Dante Reid's Path to a Top Physical Therapy School Passed Through Pacific's Classrooms and Athletic Fields
About five years ago, if you were drawing up a route for Pacific football quarterback and wide receiver Dante Reid ’20, it might have sounded like this:
“OK, Reid, we need you to be a high school sports star and honors student, then weigh your college options, and apply for a Black United Fund scholarship. Receive it and use it to attend Pacific University. At Pacific, play Division III football, keep up your grades, and don’t forget your goal: to become a physical therapist.”
He might have nodded, lined up for the snap, then bolted from his crouch and headed downfield.
Five years later, it’s clear he ran his route perfectly. Reid has begun his first year of graduate school at the University of Southern California.
“I feel lucky,” he said in a phone interview from Los Angeles. Working toward his doctor of physical therapy degree lets him “live my dream.”
Looking back, it was a deceptively direct path. His parents, Mindy and Phil Reid, were happy to see him keep playing football, but they were more intent on making sure he continued to be a good student. Reid wanted to keep playing, stay in the Portland area and make progress toward becoming a physical therapist, like his mom. And that’s exactly what’s happened.
Reid distinguished himself as a high school student-athlete at Tualatin (Ore.) High School and had a walk-on offer to play football from the University of Oregon. But after he was accepted at Pacific, financial aid officials encouraged him to seek a Black United Fund scholarship. He was awarded a “pretty substantial” package that closed the financial gap between Pacific and other schools he was considering.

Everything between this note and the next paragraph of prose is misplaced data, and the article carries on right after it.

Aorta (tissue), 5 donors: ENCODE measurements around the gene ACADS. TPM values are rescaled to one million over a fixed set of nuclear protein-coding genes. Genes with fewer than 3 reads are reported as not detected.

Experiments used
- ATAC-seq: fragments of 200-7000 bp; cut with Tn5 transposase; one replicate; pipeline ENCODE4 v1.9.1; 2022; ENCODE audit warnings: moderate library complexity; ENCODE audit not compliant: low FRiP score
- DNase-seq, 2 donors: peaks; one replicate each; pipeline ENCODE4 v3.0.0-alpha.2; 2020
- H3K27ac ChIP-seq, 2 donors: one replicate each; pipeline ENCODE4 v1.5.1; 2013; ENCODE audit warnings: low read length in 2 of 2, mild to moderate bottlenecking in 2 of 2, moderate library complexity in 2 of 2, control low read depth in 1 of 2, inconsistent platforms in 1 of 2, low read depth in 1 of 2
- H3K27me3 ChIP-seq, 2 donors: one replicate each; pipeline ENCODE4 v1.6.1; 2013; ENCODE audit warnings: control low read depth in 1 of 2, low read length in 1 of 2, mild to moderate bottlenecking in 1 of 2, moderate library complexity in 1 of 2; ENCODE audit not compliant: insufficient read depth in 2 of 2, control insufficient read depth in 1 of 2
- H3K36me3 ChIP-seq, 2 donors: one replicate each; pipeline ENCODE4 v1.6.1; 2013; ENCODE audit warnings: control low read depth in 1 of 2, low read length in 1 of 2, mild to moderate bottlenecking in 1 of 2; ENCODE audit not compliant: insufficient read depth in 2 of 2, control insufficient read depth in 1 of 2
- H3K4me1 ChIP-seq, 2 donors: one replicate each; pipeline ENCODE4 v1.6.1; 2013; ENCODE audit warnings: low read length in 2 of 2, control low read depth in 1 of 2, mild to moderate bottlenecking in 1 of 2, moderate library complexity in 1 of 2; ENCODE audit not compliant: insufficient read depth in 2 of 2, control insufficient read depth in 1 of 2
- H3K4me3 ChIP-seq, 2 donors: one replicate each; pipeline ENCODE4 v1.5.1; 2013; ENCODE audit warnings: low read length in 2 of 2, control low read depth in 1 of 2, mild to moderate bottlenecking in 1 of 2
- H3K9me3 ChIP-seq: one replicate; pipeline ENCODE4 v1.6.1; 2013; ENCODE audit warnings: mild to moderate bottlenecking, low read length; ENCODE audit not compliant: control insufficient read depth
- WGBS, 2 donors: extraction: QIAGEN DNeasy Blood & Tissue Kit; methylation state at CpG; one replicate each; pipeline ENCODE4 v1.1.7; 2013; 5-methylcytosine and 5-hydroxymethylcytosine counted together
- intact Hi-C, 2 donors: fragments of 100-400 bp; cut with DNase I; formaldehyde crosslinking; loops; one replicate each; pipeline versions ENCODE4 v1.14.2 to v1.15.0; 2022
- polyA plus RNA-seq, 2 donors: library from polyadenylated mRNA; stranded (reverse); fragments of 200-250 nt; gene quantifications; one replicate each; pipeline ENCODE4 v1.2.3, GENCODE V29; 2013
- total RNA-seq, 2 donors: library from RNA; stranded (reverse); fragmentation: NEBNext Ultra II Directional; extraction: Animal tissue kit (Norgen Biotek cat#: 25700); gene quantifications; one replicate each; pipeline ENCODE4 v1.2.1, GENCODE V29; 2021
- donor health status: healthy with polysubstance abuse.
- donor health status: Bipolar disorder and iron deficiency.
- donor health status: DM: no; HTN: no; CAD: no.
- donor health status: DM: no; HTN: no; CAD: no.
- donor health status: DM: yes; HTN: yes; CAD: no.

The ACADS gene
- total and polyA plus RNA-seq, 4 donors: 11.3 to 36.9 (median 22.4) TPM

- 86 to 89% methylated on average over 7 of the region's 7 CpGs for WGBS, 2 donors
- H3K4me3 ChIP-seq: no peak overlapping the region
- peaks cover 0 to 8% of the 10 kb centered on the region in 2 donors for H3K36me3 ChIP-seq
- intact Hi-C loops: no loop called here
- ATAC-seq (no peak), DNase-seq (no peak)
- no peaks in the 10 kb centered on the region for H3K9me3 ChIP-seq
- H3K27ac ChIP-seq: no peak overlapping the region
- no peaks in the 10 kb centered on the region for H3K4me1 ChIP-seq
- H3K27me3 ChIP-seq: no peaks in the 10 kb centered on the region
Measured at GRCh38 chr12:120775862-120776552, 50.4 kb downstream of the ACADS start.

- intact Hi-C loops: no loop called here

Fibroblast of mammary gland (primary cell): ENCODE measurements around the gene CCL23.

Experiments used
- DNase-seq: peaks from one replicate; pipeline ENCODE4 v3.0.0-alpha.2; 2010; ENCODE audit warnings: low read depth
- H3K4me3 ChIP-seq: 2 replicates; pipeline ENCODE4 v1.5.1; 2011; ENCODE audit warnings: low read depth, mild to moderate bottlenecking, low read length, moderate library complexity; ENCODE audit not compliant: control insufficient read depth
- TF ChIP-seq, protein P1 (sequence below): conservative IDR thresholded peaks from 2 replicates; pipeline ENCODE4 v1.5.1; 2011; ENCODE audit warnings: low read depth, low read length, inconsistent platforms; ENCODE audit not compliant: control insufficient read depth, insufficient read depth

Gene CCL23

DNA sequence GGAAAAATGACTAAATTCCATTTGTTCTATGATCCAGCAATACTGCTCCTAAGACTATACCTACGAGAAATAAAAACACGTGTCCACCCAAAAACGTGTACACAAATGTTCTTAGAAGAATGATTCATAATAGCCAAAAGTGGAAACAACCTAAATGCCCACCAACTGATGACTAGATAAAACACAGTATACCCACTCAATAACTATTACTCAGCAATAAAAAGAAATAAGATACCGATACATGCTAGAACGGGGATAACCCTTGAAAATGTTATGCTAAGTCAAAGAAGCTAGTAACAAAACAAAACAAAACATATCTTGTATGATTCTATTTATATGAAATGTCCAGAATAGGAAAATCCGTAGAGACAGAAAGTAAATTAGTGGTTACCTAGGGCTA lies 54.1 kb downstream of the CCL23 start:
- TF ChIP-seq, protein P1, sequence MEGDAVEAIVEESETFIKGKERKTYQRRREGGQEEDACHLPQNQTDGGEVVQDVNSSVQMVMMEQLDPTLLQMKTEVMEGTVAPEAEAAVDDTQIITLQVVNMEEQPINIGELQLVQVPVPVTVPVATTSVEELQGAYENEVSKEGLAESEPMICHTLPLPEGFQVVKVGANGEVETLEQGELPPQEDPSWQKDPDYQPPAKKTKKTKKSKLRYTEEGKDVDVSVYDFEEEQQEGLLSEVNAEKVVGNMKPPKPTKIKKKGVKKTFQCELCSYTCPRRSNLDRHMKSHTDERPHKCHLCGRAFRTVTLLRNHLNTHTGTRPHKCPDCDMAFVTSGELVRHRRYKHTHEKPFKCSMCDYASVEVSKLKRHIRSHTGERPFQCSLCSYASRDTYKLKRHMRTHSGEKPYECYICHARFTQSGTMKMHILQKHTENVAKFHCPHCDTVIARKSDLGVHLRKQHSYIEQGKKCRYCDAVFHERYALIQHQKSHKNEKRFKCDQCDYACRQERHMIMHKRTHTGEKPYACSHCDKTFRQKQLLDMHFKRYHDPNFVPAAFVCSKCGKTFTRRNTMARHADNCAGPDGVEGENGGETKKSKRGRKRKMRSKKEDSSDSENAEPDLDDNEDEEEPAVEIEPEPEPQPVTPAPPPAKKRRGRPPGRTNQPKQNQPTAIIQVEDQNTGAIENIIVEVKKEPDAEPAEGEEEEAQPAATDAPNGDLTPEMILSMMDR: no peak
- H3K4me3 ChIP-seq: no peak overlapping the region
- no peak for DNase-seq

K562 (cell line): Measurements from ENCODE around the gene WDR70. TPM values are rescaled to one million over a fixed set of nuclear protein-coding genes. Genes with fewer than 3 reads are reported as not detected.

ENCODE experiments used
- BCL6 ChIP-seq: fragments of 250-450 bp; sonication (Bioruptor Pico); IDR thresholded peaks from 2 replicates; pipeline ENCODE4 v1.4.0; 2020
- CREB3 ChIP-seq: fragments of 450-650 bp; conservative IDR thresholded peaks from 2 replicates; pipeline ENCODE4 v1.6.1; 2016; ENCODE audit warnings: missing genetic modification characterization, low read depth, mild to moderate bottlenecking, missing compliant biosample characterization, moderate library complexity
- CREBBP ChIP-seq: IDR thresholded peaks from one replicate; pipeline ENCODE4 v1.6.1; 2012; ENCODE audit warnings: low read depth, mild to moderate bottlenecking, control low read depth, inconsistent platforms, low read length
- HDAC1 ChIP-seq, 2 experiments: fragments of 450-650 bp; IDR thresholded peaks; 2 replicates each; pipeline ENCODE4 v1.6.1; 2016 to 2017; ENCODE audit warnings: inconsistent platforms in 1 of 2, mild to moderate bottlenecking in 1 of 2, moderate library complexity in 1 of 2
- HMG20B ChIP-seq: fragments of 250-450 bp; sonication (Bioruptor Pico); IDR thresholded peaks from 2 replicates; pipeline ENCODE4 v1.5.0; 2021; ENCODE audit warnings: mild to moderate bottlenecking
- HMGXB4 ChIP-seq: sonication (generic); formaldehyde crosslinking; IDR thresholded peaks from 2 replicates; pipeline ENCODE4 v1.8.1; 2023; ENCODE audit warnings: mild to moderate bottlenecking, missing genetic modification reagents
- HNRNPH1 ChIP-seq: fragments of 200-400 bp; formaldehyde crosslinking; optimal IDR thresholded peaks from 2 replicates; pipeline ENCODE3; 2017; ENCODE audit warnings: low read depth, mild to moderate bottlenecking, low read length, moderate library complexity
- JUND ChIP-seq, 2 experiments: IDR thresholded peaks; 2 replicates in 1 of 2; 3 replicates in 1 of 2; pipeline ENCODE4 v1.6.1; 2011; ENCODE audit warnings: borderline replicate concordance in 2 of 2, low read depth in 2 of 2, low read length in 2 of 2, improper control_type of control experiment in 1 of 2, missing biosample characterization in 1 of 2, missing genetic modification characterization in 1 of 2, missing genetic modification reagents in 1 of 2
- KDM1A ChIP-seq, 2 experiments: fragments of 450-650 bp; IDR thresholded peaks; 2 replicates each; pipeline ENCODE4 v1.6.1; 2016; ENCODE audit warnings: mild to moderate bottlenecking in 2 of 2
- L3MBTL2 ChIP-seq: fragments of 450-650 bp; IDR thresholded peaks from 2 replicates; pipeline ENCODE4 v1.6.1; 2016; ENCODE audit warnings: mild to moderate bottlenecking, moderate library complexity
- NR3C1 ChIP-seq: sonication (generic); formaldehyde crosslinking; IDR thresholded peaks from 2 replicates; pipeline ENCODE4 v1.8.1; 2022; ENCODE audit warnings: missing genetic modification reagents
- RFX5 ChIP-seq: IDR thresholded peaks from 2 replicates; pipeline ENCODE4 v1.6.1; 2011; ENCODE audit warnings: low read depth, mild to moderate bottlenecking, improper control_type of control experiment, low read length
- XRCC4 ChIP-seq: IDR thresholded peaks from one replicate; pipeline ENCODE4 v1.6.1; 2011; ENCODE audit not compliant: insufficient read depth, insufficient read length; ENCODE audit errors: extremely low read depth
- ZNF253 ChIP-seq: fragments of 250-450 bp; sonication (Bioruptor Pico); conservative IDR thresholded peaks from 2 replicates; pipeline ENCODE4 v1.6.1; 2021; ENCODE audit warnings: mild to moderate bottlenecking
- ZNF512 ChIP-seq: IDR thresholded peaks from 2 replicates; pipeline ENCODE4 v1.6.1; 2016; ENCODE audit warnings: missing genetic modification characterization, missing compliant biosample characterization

For Reid and for Pacific, it was a good match.
He played Division III football at Pacific for three years, losing his junior year as he recovered from a torn anterior cruciate ligament. He budgeted his academic time wisely, maintained his grades, and graduated in May. He wasn’t sure what would happen next.
In June, he was on the wait list for three graduate schools where he could earn a degree in physical therapy. He wasn’t sure if any would come through, so he had started to look for a job as a physical therapist’s aide. Then he got a Zoom call from USC’s director of admissions
“I didn’t expect anything,” he said.
But as they were wrapping up the conversation, the admissions director shared his screen with Reid. It showed him a letter of acceptance.
“I was just, like, stunned,” he said. “I broke down in tears. It definitely took a weight off my shoulders.”
From uncertainty, Reid could see his new route. In three years, he expects it to take him to a physical therapy degree.
“It’s a great profession,” he said. “It’s definitely a fun one if you’re interested in trying to help people.”